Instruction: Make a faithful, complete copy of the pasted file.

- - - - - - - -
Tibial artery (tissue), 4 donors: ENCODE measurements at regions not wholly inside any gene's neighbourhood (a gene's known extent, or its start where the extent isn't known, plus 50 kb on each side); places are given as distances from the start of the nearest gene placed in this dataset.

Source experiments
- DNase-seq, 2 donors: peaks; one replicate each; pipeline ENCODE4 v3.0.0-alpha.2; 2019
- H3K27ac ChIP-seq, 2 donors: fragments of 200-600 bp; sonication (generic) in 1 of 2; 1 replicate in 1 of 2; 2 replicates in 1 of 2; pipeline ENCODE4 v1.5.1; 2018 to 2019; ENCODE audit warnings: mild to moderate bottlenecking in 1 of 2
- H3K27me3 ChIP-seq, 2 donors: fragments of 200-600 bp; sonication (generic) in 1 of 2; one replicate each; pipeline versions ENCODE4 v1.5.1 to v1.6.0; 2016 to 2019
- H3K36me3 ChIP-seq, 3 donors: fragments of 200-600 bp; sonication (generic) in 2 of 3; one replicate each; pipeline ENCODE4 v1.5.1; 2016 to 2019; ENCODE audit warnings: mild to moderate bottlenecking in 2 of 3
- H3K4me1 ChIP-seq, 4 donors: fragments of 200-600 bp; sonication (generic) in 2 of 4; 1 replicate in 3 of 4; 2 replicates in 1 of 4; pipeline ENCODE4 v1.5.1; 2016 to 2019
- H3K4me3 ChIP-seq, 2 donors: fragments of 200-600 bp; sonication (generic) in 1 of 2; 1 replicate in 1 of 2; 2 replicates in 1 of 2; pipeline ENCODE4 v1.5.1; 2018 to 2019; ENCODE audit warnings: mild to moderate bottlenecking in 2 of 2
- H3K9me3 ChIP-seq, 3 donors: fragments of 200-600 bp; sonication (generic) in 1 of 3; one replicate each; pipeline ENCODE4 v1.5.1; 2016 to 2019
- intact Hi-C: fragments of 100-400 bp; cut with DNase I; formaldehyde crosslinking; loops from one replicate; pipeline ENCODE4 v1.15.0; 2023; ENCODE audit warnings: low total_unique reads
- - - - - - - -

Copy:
Tibial artery (tissue), 4 donors: ENCODE measurements at regions not wholly inside any gene's neighbourhood (a gene's known extent, or its start where the extent isn't known, plus 50 kb on each side); places are given as distances from the start of the nearest gene placed in this dataset.

Source experiments
- DNase-seq, 2 donors: peaks; one replicate each; pipeline ENCODE4 v3.0.0-alpha.2; 2019
- H3K27ac ChIP-seq, 2 donors: fragments of 200-600 bp; sonication (generic) in 1 of 2; 1 replicate in 1 of 2; 2 replicates in 1 of 2; pipeline ENCODE4 v1.5.1; 2018 to 2019; ENCODE audit warnings: mild to moderate bottlenecking in 1 of 2
- H3K27me3 ChIP-seq, 2 donors: fragments of 200-600 bp; sonication (generic) in 1 of 2; one replicate each; pipeline versions ENCODE4 v1.5.1 to v1.6.0; 2016 to 2019
- H3K36me3 ChIP-seq, 3 donors: fragments of 200-600 bp; sonication (generic) in 2 of 3; one replicate each; pipeline ENCODE4 v1.5.1; 2016 to 2019; ENCODE audit warnings: mild to moderate bottlenecking in 2 of 3
- H3K4me1 ChIP-seq, 4 donors: fragments of 200-600 bp; sonication (generic) in 2 of 4; 1 replicate in 3 of 4; 2 replicates in 1 of 4; pipeline ENCODE4 v1.5.1; 2016 to 2019
- H3K4me3 ChIP-seq, 2 donors: fragments of 200-600 bp; sonication (generic) in 1 of 2; 1 replicate in 1 of 2; 2 replicates in 1 of 2; pipeline ENCODE4 v1.5.1; 2018 to 2019; ENCODE audit warnings: mild to moderate bottlenecking in 2 of 2
- H3K9me3 ChIP-seq, 3 donors: fragments of 200-600 bp; sonication (generic) in 1 of 3; one replicate each; pipeline ENCODE4 v1.5.1; 2016 to 2019
- intact Hi-C: fragments of 100-400 bp; cut with DNase I; formaldehyde crosslinking; loops from one replicate; pipeline ENCODE4 v1.15.0; 2023; ENCODE audit warnings: low total_unique reads